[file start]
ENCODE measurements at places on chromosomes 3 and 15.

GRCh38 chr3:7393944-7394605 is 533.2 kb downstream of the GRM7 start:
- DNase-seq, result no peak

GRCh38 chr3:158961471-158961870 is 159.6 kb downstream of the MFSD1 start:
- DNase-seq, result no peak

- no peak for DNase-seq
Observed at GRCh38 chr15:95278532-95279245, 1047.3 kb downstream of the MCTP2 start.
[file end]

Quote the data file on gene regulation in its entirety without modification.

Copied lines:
ENCODE measurements at places on chromosomes 3 and 15.

GRCh38 chr3:7393944-7394605 is 533.2 kb downstream of the GRM7 start:
- DNase-seq, result no peak

GRCh38 chr3:158961471-158961870 is 159.6 kb downstream of the MFSD1 start:
- DNase-seq, result no peak

- no peak for DNase-seq
Observed at GRCh38 chr15:95278532-95279245, 1047.3 kb downstream of the MCTP2 start.